Recently we had the pleasure of sitting down with one of our clients of more than 10 years, Pat. She spoke to us about memories of her youth, Covid restrictions and what advice she has for the younger generation today.
You can watch the video below, or scroll down to read through the transcript of our interview.
Tell us a little bit about yourself?
I’m known as Pat, and I grew up at Kogarah Bay.
I’ve got two daughters and each one of them has got two boys and a girl, and one of them has got seven grandchildren, and the other one has only got one grandchild. When we lived at Kogarah Bay and afterwards we moved down to Blakehurst, actually, and we had access to the water down there when I was going to high school. And when we came home from that, then we used to go out front and catch crabs or when the prawns were on, we used to catch prawns out the back, and it was just really terrific. And then as a teenager, during the war time, we had a motor boat and you were given one gallon of petrol a month.
And with that gallon of petrol, we used to motor up to East Hills up the Georges River, and at East Hills there was a dance hall. You’d pay two shillings and you’d get out and dance the afternoon. Because you had to be back before dark, so you had to leave in time to motor back down. But the gallon of petrol did go a long way.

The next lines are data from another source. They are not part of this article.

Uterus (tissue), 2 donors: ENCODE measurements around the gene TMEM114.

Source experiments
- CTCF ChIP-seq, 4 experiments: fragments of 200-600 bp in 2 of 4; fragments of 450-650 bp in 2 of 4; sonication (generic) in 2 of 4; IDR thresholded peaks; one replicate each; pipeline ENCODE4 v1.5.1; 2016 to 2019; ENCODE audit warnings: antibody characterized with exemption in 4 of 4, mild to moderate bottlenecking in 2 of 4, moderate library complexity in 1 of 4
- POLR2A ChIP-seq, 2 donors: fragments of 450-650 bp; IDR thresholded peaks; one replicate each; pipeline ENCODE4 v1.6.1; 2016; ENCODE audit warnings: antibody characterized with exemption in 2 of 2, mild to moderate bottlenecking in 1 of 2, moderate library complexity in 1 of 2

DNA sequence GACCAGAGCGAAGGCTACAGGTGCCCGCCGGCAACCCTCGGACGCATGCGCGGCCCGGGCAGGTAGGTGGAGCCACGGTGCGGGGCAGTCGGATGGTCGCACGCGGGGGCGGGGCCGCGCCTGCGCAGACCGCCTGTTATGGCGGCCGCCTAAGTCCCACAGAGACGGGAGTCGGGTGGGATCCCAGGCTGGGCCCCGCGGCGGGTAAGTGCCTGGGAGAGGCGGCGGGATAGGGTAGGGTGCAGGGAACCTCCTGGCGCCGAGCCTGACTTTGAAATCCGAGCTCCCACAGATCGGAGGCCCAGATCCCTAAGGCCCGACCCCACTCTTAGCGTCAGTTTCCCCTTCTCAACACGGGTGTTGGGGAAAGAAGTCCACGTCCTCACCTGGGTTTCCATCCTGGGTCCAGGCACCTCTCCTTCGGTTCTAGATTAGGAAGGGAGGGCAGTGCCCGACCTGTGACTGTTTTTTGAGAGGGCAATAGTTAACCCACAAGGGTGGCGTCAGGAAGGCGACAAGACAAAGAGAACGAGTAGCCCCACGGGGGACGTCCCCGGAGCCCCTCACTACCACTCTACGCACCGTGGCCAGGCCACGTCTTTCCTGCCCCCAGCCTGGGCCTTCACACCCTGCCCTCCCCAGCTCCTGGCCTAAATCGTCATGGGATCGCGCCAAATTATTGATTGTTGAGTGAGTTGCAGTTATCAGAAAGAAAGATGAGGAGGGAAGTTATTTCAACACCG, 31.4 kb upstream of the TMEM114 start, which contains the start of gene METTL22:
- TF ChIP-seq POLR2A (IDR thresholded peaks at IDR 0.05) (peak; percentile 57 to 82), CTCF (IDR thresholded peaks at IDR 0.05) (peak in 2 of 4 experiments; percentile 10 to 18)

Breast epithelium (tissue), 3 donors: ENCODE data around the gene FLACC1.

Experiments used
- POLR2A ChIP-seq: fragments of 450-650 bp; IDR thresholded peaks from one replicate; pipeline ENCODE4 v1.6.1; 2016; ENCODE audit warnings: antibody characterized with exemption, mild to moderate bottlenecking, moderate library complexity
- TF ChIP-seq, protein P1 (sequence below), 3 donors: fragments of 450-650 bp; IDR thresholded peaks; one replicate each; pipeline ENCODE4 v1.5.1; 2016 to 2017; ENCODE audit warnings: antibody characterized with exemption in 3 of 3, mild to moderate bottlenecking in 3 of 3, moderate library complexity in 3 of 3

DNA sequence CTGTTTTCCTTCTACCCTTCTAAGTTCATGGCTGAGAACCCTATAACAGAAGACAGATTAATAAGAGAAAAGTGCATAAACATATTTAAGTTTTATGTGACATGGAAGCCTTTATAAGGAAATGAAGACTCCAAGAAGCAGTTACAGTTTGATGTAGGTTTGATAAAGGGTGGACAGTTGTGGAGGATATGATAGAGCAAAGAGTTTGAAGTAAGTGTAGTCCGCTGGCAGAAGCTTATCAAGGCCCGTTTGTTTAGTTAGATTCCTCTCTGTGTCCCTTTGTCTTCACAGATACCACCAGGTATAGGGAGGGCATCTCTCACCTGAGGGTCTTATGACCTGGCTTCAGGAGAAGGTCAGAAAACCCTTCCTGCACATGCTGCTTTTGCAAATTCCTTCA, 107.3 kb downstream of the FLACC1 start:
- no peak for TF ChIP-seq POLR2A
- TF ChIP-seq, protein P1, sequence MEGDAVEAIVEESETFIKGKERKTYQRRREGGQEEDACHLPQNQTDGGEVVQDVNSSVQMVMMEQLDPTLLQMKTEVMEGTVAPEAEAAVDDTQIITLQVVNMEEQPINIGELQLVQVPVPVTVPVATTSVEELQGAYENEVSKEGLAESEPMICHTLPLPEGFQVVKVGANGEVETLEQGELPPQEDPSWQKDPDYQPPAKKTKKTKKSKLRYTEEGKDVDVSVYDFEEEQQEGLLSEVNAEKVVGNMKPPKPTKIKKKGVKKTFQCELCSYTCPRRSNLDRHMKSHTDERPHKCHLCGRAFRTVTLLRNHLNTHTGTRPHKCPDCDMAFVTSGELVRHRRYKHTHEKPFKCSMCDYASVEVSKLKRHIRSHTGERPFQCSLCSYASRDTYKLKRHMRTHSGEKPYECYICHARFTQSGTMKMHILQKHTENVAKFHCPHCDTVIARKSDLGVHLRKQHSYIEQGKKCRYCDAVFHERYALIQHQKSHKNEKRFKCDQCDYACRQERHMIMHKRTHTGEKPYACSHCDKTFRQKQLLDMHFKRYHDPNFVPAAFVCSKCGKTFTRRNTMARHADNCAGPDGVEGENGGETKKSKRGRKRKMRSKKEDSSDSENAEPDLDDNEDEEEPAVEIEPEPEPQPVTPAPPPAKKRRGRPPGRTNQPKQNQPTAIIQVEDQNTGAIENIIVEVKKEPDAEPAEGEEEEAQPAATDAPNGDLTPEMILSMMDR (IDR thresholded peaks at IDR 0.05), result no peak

How have you been keeping busy during Covid?
I haven’t been to the shop since March and my two daughters get all the messages and things for me. It would be good to go to the shops. But it’s just out of question at the moment. I’ve been to a couple of committee meetings for war widows up at the RSL. And I’ve been to the doctor a few times for check up and that. And other than that, I’ve just been finishing up rugs, crocheting rugs, and making rugs, and sewing rugs and spending a lot of time on that. Plus I traced the family tree, and that takes up a lot of time on the computer. I haven’t had time to be bored, really.
Can you tell us about your husband, Jack?
Well I didn’t meet Jack until after the war was over, and I met him at a dance in Hurstville and he was working on the afternoon shift at the railway at Everleigh workshops. And I worked in the office at the workshops and I passed him every afternoon for about a month after I knew him before I noticed that he was coming to work as I was going home. And when I said to him at the dance, I said, “You never told me you worked on the railway.” He said, “Well, you never asked.” So I don’t know what else you need to know about that, because we just made 50 years before he passed away.
What advice do you have for the younger generation of today?
I think that you just got to keep an open mind and keep learning. Every day, if you open your mind, you can learn something. Even if it’s only something really trivial. You don’t have to take it on board, you just have to know that you’ve heard it or something like that, which is… Something down the track, you might think, “I’ve heard that before,” and then you can maybe connect it to something. Who knows?
You can also check out Pat’s thoughts on our services here.